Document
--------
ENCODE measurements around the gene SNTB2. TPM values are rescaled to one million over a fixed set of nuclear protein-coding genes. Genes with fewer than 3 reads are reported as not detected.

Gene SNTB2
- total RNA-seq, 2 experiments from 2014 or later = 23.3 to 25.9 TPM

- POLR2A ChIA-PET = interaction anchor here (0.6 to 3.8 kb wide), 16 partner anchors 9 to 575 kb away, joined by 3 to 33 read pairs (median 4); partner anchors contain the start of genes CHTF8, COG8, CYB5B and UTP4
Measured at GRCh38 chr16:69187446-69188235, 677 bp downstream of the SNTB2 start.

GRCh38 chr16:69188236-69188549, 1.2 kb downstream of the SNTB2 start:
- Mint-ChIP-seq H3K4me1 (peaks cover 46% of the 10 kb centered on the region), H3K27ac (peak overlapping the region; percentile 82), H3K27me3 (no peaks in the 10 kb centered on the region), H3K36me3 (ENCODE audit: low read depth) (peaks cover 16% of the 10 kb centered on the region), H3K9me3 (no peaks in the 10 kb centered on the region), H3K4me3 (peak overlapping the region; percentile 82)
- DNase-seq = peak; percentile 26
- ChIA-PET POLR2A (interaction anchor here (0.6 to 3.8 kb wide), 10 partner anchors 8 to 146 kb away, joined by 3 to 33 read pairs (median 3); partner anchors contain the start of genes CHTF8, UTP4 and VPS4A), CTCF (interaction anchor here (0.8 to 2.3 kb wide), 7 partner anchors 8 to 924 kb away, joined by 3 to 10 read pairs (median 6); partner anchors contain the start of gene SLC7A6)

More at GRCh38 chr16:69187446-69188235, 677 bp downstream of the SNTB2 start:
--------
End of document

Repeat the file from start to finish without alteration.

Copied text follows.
ENCODE measurements around the gene SNTB2. TPM values are rescaled to one million over a fixed set of nuclear protein-coding genes. Genes with fewer than 3 reads are reported as not detected.

Gene SNTB2
- total RNA-seq, 2 experiments from 2014 or later = 23.3 to 25.9 TPM

- POLR2A ChIA-PET = interaction anchor here (0.6 to 3.8 kb wide), 16 partner anchors 9 to 575 kb away, joined by 3 to 33 read pairs (median 4); partner anchors contain the start of genes CHTF8, COG8, CYB5B and UTP4
Measured at GRCh38 chr16:69187446-69188235, 677 bp downstream of the SNTB2 start.

GRCh38 chr16:69188236-69188549, 1.2 kb downstream of the SNTB2 start:
- Mint-ChIP-seq H3K4me1 (peaks cover 46% of the 10 kb centered on the region), H3K27ac (peak overlapping the region; percentile 82), H3K27me3 (no peaks in the 10 kb centered on the region), H3K36me3 (ENCODE audit: low read depth) (peaks cover 16% of the 10 kb centered on the region), H3K9me3 (no peaks in the 10 kb centered on the region), H3K4me3 (peak overlapping the region; percentile 82)
- DNase-seq = peak; percentile 26
- ChIA-PET POLR2A (interaction anchor here (0.6 to 3.8 kb wide), 10 partner anchors 8 to 146 kb away, joined by 3 to 33 read pairs (median 3); partner anchors contain the start of genes CHTF8, UTP4 and VPS4A), CTCF (interaction anchor here (0.8 to 2.3 kb wide), 7 partner anchors 8 to 924 kb away, joined by 3 to 10 read pairs (median 6); partner anchors contain the start of gene SLC7A6)

More at GRCh38 chr16:69187446-69188235, 677 bp downstream of the SNTB2 start: